Civil War Tour, 10 a.m. June 9, July 14, and Aug. 11, Watermark Cruises at Annapolis City Dock, Info Booth, P.O. Box 3350, Annapolis, (410) 268-7601,, $16, ages 3-11 $10. If you find yourself in Annapolis on any given day, you’ll most likely be doing a lot of wandering, down stone streets, along the water, into and out of shops. Add some structure, and some history, with a tour led by a Civil War-dressed character and see Annapolis the way restless 19th-century Americans did.

Flag Day Commemoration Event, 6:45 p.m. June 14, Fort McHenry, 2400 E. Fort Ave., (410) 962-4290,, free. In this the year of the 200th anniversary of the War of 1812, Fort McHenry nods to our stars and stripes with a celebration including the national anthem, the Pledge of Allegiance, and patriotic songs. That flag, she really is pretty.

Juneteenth Celebration, 11 a.m.-4:30 p.m. June 16, Academy Art Museum, 106 South St., Easton, (410) 822-2787,, free. America loves itself some freedom, and Juneteenth is yet another way we celebrate it. With the abolition of slavery came an upwelling of new cultural opportunities, and this year’s Juneteenth Celebration at the Academy Art Museum features a sampling: African dance and music by Baltimore’s Sankofa Dance Theatre, an exhibition of Baltimore artist Tom Miller’s work, performances by local church choirs, and family art projects, plus a reading of the Emancipation Proclamation. Go, be joyous, and be grateful.

Thomas Point Shoal Lighthouse Tours, 9 a.m., noon, and 3 p.m. June 30, July 7 and 28, and Aug. 11 and 18, Annapolis Maritime Museum, 723 Second St., Annapolis, (410) 295-0104,, $70, reservations required, ages 12 and up only. Not all lighthouses are those monumental stone pillars we mostly imagine. In fact, in the Chesapeake, lighthouses perched on piles proliferated, and the one at Thomas Point is the last remaining one of its kind still in its original location.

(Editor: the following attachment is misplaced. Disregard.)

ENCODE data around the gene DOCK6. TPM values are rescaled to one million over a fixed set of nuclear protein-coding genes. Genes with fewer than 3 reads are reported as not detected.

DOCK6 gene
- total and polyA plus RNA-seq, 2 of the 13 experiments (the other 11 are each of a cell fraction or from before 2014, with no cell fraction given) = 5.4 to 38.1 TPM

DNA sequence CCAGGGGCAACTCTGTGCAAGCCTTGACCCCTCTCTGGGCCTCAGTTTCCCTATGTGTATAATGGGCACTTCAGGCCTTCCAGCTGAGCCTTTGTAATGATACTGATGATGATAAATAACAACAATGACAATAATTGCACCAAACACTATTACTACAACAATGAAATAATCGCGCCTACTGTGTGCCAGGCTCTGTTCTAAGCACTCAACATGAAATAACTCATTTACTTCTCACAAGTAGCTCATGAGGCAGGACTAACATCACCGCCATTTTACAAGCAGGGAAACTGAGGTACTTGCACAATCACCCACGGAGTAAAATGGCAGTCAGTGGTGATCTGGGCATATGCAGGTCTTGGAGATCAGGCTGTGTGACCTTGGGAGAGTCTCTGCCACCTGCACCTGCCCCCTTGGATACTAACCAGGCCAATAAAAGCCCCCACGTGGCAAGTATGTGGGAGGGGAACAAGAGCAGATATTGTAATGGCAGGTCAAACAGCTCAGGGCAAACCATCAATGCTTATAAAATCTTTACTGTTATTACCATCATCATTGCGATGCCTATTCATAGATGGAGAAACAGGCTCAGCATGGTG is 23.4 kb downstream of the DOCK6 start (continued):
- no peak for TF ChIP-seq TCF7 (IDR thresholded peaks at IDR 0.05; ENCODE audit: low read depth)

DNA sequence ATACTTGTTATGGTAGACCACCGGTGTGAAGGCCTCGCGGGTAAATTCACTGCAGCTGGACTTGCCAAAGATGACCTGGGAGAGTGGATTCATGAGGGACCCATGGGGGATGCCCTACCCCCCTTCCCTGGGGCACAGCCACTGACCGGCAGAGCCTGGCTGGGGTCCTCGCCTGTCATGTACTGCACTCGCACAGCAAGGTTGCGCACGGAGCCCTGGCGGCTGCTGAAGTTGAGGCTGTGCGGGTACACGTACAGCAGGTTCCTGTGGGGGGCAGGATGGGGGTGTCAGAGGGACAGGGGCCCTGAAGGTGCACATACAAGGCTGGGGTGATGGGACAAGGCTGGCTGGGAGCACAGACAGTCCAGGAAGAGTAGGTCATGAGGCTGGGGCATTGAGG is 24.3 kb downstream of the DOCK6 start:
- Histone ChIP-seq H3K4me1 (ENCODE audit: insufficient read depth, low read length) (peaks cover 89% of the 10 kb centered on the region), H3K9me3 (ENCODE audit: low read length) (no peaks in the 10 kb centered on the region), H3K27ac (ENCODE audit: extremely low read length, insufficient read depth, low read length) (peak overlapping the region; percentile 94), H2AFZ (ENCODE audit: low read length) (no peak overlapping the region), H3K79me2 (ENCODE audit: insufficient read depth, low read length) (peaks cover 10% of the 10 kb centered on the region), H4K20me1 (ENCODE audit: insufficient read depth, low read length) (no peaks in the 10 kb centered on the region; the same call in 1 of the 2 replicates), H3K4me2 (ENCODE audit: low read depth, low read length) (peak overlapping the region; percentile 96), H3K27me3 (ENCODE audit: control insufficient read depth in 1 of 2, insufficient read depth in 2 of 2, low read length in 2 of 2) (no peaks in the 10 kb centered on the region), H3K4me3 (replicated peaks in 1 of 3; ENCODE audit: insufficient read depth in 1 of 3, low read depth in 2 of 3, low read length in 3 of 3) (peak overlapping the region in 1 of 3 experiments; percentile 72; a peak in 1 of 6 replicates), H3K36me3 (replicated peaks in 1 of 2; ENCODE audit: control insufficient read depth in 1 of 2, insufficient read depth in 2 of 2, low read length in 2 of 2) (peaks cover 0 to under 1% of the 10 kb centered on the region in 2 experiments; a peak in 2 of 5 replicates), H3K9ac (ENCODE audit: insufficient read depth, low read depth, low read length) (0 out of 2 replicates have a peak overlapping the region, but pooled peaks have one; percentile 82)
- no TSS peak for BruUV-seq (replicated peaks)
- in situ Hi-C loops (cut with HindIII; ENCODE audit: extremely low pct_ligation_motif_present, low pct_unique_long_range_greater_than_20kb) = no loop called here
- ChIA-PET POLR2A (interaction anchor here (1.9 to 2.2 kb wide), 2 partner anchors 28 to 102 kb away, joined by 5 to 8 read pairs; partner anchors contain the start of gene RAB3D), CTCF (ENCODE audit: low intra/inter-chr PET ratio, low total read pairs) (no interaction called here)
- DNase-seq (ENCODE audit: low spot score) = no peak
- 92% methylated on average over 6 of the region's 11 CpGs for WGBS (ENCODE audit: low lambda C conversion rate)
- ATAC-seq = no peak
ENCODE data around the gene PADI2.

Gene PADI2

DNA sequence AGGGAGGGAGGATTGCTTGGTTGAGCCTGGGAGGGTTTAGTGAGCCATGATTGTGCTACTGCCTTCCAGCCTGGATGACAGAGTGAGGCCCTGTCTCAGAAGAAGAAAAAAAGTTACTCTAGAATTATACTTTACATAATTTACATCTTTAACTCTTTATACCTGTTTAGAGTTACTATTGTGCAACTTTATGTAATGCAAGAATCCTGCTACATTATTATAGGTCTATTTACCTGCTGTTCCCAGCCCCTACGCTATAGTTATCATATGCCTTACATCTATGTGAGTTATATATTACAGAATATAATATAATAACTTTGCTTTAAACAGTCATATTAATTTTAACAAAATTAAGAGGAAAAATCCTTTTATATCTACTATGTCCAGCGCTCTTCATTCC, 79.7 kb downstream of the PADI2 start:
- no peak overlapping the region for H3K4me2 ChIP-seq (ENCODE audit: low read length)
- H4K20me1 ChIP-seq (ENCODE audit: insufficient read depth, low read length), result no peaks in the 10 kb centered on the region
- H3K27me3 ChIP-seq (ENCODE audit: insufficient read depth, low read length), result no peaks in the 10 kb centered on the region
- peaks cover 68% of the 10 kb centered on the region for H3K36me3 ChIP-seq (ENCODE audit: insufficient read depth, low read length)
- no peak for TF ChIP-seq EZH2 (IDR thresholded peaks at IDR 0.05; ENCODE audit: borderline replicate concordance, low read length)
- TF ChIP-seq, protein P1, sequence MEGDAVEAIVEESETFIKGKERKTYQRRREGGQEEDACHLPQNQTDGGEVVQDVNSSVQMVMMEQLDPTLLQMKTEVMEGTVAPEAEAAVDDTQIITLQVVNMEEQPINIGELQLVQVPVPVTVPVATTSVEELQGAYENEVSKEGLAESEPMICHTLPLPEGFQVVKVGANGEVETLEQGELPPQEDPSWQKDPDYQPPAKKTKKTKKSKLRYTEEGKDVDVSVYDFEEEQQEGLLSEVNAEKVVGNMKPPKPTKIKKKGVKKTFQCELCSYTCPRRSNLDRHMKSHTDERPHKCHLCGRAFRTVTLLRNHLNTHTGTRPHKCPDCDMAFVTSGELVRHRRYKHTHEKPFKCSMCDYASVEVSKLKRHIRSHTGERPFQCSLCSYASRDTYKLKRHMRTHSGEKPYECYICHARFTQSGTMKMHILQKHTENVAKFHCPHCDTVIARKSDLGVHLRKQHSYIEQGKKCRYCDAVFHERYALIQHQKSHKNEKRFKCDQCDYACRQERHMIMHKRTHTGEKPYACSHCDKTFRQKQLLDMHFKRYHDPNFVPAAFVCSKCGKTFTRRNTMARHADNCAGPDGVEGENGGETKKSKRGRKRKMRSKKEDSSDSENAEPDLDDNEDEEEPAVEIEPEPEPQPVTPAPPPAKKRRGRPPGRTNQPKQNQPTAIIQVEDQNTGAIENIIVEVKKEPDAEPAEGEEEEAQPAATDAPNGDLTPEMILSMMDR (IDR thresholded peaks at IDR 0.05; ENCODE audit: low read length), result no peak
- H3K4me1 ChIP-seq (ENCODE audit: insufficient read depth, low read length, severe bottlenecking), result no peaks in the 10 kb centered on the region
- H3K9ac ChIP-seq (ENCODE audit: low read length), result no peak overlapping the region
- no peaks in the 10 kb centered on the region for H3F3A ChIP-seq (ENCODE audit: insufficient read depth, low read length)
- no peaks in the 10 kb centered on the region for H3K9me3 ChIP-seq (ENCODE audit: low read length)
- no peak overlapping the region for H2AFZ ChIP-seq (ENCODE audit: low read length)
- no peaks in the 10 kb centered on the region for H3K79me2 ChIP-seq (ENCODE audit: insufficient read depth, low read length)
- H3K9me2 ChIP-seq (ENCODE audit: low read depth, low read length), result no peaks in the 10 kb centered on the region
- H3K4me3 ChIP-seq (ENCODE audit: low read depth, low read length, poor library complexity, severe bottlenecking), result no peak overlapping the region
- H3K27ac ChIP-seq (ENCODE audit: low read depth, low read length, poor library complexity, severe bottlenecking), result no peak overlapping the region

Gettysburg Civil War Battle Reenactment, July 6-8, 1085 Table Rock Road, Gettysburg, Pa., (717) 338-1525,, $24-$54 general admission, ages 6-12 $12-$25 general admission, plus $10-$30 for bleacher seating, children under 6 free. There is far too much happening at the Battle of Gettysburg re-enactment to re-enact here (heh), but here’s a slice: live mortar fire demonstrations, a living-history village, live music, period shopping, food and bev, and, of course, the re-enactment itself.

Tuckahoe Annual Show, July 5-8, Tuckahoe Showgrounds, Easton, (410) 822-9868, The annual celebration hosted by the Tuckahoe Steam and Gas Association, a nonprofit composed of those enthused by all things agricultural and antique.

Chautauqua, July 5-13, various locations, (410) 685-0095,, free. This year’s Chautauqua, hosted by the Maryland Humanities Council, is bigger than ever, with living-history performances spread out over eight days and six locations. Catch President James Madison, Francis Scott Key, and other cohorts as they resurrect themselves just for you. And everyone else who attends.

Tidewater Archaeology Weekend, 10 a.m.-4 p.m. July 28 and 29, off Route 5, Historic St. Mary’s City, (240) 895-4990,, free with admission. St. Mary’s City is plenty exciting aboveground, but it’s got more going on underneath. Professional archaeologists guide youths and adults alike in scraping and digging at little bits of Maryland history.